Next stop: Leadville

As a historic biographer, my focus is writing about pioneer characters, which often takes me to places with a colorful past. When I researched and wrote my award-winning biography, Baby Doe Tabor: Matchless Silver Queen, my search for truth and information about The Tabors and their Matchless Mine took me to the nooks and crannies of Leadville‚Äôs mining district. Interestingly, the fun did not end once the book was published by Filter Press in 2011.…

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An Interview Revisited

This week, Wyoming Author Jean Henry Mead revisited her 2011 interview with Joyce B. Lohse. Jean’s interview is shared here for the first time. +++++++++++++++++++++++++++++++++++++++ Joyce Lohse is an award-winning biographer and journalist, who accepted induction in the Colorado Women Hall of Fame for Eliza Routt, the subject of one of her biographies. Since 2002, she has worked as administrator for Women Writing the West. Joyce, your books have won quite a few awards, which…

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A New Frontier and a FREE Download

Communication has taken many forms throughout history. Ancient people left messages by drawing art and chiseling petroglyphs on rock. Johannes Gutenberg’s invention of movable press type around 1440 replaced the only means of duplicating print, copying with pen on paper. Movable lead type was used for printing into the 20th century. For the past half century, my work has been deeply involved in writing and publishing, and I’ve seen a few changes. In college while…

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Tattered Cover – the author’s friend

In the Denver area, we are fortunate to enjoy the services of the Tattered Cover. It is not only a remarkable independent bookstore, but is easily one of the finest bookstores in the United States. Speaking at the Tattered Cover when a book is published is an honored passage relished by authors near and far from all levels of experience. When you present at the Tattered Cover, you are treated like literary royalty as you…

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Scenic Views from a Desk Chair

When I was young, one of my favorite toys was a ViewMaster. When you held the device up to your face and looked into the eye holes, a vast array of scenic views in a quasi-3D format unfolded. This was my first exposure to treasures such as the Grand Canyon, Carlsbad Caverns, Garden of the Gods, and Old Faithful Geyser. As I pressed the lever down, the reels transferred the beautiful images before my eyes,…

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Old Faces and New Places

In the early stages of writing a biography, ideas sometimes percolate on the back burner and germinate slowly through the seasons. Ideas grow as the creative cells divide. Sometimes I find myself in a locale that calls to me while I decide my next move. Usually, the place I seek is a cemetery. When I see the final destination of a person’s journey, I can visualize and speculate about the life which brought them there.…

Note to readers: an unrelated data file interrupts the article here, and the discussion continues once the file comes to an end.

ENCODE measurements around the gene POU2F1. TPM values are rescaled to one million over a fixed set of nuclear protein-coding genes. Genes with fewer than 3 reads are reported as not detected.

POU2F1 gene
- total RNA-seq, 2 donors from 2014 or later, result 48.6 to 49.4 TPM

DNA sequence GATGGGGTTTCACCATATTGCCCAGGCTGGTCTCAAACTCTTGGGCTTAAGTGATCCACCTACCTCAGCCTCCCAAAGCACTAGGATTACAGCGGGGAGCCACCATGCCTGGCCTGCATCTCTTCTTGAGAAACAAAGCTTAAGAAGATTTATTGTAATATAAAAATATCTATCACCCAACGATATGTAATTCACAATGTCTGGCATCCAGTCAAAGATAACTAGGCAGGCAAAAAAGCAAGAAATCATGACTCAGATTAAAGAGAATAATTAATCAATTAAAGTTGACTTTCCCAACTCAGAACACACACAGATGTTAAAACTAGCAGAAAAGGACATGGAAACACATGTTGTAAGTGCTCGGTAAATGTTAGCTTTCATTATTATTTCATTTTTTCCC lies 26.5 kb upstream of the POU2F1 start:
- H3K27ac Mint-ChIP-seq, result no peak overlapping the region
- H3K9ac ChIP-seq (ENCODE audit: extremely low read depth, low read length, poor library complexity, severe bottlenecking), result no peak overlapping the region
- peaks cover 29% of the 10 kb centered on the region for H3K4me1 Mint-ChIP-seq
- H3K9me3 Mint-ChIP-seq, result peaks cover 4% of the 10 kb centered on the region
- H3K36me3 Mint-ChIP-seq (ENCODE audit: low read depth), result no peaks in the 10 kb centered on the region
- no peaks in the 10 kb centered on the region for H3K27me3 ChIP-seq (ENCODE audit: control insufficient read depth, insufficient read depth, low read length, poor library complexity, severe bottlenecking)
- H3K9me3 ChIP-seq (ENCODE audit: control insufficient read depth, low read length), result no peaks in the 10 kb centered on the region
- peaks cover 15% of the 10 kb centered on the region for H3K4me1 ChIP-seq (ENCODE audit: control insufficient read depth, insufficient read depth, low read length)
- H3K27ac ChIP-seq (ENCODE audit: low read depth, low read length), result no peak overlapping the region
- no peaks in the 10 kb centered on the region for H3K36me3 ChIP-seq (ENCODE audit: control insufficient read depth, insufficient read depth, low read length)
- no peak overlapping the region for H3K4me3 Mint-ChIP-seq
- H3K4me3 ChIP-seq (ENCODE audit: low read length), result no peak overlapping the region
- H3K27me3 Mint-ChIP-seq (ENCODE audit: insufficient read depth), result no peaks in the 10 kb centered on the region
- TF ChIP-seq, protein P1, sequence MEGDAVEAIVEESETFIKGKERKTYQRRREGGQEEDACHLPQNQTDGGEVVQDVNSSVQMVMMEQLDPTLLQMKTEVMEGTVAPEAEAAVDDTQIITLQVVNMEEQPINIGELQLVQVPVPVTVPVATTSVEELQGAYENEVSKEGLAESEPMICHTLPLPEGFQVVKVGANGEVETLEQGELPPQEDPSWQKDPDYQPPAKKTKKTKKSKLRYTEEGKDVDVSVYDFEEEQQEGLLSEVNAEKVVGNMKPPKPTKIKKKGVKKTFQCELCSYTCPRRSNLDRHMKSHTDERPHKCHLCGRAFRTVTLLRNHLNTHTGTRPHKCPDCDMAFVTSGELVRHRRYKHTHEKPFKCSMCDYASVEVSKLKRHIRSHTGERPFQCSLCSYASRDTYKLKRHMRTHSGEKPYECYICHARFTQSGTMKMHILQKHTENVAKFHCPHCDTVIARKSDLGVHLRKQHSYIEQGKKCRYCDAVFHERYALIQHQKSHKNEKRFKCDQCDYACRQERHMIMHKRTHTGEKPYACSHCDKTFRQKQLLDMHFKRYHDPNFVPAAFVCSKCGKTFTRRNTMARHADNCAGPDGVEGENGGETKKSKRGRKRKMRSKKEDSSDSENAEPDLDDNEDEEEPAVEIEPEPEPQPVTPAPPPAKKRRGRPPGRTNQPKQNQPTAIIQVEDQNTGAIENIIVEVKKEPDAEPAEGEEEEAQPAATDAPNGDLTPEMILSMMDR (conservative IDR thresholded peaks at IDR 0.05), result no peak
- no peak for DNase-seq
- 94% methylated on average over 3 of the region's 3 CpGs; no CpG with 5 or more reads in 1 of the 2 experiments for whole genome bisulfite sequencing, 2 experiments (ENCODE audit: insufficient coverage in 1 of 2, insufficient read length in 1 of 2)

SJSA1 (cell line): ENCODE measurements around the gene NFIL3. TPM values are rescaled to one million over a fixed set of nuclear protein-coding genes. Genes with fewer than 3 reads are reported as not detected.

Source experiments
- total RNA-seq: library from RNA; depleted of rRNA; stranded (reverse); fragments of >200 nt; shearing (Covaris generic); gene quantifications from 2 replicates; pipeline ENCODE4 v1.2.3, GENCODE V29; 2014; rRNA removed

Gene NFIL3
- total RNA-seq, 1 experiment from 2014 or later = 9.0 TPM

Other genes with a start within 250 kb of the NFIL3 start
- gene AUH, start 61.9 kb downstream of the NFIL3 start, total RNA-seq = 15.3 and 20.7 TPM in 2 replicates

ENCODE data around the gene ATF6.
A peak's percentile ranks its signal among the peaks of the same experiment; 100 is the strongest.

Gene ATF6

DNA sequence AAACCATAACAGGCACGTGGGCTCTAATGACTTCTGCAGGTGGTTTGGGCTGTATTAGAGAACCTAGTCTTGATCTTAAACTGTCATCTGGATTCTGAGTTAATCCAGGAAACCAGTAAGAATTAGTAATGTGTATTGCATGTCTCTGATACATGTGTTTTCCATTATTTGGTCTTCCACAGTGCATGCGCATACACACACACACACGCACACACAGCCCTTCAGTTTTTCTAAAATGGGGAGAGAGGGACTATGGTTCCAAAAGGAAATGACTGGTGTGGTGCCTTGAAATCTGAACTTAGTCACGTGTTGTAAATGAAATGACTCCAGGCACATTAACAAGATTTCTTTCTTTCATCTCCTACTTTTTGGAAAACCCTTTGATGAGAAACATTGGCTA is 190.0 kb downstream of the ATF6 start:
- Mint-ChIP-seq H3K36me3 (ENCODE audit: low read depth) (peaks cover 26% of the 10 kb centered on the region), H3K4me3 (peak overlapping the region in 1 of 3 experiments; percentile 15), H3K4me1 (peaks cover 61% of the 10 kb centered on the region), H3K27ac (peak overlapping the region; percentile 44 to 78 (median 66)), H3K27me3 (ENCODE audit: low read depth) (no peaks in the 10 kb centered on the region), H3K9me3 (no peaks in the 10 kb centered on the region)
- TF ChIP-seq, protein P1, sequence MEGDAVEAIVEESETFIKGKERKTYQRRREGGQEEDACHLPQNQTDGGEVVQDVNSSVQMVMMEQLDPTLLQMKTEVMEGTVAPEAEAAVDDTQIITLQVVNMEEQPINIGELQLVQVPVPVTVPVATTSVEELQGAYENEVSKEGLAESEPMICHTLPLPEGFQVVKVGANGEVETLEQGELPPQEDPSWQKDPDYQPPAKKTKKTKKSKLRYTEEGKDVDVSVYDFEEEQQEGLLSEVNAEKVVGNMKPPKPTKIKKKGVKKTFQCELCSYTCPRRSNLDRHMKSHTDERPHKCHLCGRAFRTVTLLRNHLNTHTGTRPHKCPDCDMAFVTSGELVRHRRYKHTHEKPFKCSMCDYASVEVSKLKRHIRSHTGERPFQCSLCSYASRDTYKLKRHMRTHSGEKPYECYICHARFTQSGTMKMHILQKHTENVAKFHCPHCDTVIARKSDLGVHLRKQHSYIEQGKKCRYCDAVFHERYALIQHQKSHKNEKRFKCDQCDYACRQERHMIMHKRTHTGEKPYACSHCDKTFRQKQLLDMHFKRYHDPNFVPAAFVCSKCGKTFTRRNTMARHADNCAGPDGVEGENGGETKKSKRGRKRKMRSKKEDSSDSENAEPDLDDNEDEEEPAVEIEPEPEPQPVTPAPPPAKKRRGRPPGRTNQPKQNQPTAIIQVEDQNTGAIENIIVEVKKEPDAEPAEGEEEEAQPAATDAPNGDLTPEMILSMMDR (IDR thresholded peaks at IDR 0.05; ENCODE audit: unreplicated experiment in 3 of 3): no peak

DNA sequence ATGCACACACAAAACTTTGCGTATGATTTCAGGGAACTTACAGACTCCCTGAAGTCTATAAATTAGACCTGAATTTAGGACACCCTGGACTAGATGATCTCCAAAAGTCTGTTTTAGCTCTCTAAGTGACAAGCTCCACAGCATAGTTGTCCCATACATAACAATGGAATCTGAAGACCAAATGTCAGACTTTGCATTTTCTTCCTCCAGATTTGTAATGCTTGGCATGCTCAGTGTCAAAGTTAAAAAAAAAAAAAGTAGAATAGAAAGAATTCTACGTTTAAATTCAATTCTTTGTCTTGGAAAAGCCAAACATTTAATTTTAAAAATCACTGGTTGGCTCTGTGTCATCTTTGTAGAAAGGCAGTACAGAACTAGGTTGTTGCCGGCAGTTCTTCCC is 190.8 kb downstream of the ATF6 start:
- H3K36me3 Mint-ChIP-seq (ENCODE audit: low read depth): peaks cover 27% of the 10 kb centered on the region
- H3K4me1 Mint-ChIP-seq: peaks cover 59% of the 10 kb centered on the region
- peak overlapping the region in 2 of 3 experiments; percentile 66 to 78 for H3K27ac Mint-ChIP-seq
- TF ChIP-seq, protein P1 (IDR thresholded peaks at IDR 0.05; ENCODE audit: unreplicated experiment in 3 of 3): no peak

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A Bittersweet Homecoming

When we left Pikes Peak behind for opportunities in Denver in 1992, a piece of my heart stayed behind. Fortunately, I have been able to maintain many strong connections with Colorado Springs, and have enjoyed new associations through my work as a writer and historian, in my role as a biographer, and in preserving stories of the west. My work has allowed me to enjoy Colorado Springs on many new levels. This week, I returned…

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Life After the Titanic

Before we move on from the Titanic disaster and Margaret “Molly” Brown’s heroic actions as a survivor of that tragedy, it is important to note that her life following that event was full of activism. She must have known as she fought for survival that she still had much to do during the rest of her life. Her immediate concern was for other survivors who lost their belongings and loved ones, and suffered terrible losses…

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Unsinkable – the Molly Brown House Museum

With less than a month left before the 100th anniversary of the steamship Titanic’s maiden voyage, I was invited to participate in an event at the Molly Brown House Museum in Denver. “Women of the Titanic” told their stories to those who toured the house museum, while I conversed with interested visitors in the gift shop, formerly the carriage house, behind the Browns’ House of Lions. It was a delightful evening. As usual, the folks…

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What’s in a name, Molly Brown?

One of the most remarkable facts about Molly Brown is that her name was not Molly Brown. How did it come about that such an iconic western heroine became known by a name that was not her own? On July 16, 1867, Margaret Tobin was born into a large Irish immigrant family in Hannibal, Missouri, near the banks of the Mississippi River. The 1870 U.S. Census lists her as Maggy Tobin, age 3, with her…

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